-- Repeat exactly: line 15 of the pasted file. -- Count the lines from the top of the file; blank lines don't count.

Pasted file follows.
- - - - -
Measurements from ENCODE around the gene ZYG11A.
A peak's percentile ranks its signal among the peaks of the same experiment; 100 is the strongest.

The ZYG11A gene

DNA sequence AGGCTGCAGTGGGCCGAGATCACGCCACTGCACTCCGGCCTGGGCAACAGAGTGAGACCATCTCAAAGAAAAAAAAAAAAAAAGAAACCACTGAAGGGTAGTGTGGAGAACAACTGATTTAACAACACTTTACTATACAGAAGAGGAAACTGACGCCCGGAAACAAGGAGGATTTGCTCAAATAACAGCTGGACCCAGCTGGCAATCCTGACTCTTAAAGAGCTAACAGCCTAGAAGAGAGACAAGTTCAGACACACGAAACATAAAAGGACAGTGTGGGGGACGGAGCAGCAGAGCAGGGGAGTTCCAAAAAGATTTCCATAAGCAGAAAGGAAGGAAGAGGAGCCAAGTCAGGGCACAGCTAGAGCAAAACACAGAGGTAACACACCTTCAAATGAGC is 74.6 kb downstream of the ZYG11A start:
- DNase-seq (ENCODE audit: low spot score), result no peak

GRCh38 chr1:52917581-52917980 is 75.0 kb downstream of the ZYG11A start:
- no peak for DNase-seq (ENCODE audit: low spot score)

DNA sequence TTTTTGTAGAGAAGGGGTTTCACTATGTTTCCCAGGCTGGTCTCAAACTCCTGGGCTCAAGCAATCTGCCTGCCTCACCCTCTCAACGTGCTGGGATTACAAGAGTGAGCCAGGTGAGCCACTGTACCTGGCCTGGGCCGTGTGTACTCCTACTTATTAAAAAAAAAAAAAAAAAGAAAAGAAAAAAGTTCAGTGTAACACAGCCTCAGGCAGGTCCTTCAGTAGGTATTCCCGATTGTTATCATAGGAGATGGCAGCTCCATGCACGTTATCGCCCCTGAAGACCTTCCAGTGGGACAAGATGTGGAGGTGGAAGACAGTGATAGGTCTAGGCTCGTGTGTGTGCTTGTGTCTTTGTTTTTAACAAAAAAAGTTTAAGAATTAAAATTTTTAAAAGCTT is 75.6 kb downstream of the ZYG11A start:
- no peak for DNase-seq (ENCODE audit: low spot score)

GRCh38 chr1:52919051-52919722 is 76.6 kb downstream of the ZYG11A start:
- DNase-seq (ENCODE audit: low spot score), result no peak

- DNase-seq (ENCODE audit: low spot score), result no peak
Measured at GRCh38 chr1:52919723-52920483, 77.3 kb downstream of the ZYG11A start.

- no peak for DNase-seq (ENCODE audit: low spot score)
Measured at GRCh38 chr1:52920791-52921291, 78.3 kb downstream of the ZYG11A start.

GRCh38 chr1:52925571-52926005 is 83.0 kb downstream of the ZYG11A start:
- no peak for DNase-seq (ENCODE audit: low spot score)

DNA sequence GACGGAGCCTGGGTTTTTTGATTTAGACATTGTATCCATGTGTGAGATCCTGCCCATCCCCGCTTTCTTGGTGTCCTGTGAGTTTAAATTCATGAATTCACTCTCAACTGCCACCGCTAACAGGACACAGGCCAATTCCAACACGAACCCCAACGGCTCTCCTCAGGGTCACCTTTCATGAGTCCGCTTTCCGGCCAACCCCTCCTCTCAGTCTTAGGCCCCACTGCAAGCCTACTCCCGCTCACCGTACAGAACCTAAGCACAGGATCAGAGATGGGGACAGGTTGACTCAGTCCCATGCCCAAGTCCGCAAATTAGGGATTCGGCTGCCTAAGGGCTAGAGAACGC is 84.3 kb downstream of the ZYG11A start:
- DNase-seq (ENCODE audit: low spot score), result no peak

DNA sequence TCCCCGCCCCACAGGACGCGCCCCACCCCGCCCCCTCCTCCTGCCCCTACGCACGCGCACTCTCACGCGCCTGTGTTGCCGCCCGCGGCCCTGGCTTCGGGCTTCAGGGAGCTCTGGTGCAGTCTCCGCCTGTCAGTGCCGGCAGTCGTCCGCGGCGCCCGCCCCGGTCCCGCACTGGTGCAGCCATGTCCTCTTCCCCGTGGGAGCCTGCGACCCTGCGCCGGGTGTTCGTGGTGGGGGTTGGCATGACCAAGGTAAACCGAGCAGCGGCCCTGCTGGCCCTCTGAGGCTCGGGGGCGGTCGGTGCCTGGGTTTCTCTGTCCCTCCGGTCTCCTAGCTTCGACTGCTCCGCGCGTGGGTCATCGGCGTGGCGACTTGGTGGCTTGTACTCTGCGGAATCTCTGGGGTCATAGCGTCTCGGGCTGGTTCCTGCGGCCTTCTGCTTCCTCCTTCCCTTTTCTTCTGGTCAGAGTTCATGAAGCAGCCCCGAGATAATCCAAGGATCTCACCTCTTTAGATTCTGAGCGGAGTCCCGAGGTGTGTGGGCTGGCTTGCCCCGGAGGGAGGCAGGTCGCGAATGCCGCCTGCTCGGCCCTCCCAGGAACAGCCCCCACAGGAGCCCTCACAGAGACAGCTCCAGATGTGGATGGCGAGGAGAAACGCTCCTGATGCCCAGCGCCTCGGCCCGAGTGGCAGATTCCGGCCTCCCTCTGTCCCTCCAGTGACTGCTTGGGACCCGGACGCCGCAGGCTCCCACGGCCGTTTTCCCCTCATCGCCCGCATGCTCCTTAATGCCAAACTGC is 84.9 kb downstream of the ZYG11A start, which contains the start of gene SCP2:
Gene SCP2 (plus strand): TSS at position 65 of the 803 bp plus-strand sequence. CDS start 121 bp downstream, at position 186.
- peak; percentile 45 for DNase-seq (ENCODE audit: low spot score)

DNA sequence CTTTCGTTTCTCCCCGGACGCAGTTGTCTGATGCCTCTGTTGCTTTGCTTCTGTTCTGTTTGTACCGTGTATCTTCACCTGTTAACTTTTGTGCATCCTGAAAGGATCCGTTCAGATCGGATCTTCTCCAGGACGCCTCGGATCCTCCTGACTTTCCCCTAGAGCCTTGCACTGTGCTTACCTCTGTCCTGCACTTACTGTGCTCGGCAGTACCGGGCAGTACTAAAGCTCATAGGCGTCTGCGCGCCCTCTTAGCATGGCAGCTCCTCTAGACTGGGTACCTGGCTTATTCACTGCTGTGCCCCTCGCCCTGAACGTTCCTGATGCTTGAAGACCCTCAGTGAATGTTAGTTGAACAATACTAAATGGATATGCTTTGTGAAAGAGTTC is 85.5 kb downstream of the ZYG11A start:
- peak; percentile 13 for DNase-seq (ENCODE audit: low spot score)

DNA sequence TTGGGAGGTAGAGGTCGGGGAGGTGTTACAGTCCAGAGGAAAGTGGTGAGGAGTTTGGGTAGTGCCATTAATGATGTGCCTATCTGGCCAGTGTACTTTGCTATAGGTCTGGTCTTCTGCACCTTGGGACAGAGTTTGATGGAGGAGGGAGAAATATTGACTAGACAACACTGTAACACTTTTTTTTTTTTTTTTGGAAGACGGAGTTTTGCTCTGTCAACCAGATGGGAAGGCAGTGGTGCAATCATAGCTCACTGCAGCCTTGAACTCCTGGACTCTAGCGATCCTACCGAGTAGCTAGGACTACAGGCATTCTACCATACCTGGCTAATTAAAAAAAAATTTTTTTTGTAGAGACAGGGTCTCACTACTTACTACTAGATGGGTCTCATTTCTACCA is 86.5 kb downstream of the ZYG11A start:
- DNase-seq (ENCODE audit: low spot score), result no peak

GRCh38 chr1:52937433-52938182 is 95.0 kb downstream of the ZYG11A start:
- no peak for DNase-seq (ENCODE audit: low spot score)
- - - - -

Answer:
Measured at GRCh38 chr1:52920791-52921291, 78.3 kb downstream of the ZYG11A start.